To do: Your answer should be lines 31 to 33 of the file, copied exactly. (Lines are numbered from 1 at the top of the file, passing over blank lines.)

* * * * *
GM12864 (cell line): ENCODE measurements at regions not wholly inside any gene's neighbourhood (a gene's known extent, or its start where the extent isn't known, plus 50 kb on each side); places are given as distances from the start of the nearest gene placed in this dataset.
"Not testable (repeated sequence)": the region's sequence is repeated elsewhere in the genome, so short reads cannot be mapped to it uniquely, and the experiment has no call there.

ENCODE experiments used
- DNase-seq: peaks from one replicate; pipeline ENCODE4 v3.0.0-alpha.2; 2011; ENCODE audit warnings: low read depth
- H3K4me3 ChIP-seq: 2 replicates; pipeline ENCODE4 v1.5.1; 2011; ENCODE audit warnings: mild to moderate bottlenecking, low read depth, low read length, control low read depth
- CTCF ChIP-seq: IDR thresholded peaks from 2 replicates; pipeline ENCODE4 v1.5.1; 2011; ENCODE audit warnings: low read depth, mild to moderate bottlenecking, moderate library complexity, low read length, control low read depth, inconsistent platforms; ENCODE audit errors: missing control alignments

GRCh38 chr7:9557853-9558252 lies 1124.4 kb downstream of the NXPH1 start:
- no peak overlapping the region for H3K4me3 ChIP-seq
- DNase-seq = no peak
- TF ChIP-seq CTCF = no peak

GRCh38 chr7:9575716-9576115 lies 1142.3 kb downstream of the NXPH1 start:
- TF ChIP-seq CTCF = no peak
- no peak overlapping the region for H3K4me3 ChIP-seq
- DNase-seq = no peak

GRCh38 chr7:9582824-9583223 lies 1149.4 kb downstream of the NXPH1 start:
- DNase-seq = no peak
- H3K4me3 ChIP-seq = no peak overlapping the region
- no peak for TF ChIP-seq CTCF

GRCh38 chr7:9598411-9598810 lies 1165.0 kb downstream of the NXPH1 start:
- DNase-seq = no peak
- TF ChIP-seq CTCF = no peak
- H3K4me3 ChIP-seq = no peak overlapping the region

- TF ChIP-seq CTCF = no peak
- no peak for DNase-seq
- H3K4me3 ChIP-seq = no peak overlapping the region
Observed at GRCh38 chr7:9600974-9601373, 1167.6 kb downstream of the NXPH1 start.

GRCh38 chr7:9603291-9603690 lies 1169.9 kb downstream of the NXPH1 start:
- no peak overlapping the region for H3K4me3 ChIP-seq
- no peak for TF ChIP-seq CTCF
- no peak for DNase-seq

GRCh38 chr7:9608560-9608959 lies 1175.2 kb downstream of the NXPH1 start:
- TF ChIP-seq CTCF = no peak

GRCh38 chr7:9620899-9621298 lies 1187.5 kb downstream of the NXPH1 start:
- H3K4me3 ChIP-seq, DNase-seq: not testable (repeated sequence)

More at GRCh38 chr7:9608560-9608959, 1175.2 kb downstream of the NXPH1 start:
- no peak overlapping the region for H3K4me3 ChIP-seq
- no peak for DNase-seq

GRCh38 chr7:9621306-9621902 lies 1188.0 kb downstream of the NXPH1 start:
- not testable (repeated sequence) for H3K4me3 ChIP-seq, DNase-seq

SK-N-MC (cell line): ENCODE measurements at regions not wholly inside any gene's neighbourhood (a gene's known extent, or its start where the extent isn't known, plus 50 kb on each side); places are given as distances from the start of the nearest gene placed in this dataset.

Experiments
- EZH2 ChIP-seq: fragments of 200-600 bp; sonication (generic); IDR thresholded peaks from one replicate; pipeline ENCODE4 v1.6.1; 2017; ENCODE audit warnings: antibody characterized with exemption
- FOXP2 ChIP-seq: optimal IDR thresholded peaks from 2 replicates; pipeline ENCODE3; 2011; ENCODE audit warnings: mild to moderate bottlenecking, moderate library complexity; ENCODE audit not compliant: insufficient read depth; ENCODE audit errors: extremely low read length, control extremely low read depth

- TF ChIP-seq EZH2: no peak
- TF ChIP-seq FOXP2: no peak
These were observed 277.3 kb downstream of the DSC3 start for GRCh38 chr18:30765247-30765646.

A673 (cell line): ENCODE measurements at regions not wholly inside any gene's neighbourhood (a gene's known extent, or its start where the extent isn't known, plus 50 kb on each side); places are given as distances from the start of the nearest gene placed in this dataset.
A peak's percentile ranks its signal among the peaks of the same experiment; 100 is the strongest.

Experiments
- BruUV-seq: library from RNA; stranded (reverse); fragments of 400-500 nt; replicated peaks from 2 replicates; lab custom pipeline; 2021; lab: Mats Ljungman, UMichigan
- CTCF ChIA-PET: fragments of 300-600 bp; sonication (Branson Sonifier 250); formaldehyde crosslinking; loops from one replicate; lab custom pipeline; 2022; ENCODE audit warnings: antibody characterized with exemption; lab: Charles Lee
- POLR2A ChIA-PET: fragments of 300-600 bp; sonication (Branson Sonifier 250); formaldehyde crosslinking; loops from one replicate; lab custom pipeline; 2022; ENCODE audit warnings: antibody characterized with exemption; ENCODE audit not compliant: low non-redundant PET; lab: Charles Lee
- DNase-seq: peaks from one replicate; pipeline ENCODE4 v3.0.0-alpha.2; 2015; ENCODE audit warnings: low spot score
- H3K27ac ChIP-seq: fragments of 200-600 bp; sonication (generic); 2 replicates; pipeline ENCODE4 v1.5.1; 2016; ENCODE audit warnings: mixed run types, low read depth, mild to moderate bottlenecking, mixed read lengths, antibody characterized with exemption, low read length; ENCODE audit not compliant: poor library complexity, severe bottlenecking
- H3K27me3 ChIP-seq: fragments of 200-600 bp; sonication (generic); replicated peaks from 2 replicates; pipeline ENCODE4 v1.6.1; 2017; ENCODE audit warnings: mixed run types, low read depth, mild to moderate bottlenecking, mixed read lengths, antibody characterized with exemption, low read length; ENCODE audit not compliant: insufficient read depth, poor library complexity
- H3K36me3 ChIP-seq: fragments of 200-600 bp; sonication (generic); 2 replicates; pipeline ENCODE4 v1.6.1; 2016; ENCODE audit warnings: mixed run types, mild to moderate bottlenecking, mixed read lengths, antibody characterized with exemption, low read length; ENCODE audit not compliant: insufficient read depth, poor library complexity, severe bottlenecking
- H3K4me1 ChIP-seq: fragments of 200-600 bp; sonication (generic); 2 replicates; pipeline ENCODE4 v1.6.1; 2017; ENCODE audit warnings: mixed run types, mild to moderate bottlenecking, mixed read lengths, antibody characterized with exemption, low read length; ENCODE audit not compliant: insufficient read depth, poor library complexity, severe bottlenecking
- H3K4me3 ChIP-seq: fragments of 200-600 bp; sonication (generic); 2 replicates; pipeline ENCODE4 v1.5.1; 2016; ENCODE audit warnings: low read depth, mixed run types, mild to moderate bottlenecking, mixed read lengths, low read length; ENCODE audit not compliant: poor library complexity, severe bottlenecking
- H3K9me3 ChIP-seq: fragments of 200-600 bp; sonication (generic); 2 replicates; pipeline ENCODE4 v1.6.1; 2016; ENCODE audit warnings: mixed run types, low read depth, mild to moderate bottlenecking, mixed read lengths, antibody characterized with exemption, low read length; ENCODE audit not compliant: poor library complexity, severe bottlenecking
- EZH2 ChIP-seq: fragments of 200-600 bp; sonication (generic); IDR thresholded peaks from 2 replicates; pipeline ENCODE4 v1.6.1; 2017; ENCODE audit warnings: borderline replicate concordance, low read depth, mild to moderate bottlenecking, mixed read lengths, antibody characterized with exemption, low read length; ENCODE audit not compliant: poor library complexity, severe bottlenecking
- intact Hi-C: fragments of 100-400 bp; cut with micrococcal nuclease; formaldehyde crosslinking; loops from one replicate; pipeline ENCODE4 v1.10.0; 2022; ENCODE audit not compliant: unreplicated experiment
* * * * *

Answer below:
GRCh38 chr7:9608560-9608959 lies 1175.2 kb downstream of the NXPH1 start:
- TF ChIP-seq CTCF = no peak

GRCh38 chr7:9620899-9621298 lies 1187.5 kb downstream of the NXPH1 start: